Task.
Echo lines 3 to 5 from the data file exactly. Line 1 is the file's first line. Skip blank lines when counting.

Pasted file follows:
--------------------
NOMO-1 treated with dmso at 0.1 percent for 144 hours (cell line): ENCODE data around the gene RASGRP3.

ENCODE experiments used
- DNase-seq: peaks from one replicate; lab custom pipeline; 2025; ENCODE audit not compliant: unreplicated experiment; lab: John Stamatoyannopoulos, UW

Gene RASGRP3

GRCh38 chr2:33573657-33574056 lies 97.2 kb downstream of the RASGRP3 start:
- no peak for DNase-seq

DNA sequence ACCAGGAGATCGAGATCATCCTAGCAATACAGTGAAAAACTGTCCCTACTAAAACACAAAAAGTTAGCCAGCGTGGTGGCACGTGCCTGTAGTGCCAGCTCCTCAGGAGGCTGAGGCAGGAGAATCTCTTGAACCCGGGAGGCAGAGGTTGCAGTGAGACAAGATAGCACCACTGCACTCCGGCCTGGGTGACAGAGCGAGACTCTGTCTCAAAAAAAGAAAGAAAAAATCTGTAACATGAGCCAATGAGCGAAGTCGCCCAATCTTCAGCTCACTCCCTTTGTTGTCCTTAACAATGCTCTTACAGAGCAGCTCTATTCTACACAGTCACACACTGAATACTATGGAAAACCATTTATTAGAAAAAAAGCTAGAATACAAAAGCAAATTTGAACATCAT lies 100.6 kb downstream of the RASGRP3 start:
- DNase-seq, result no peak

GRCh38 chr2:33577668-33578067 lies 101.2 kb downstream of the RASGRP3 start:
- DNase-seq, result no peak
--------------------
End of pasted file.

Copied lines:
- DNase-seq: peaks from one replicate; lab custom pipeline; 2025; ENCODE audit not compliant: unreplicated experiment; lab: John Stamatoyannopoulos, UW

Gene RASGRP3

GRCh38 chr2:33573657-33574056 lies 97.2 kb downstream of the RASGRP3 start: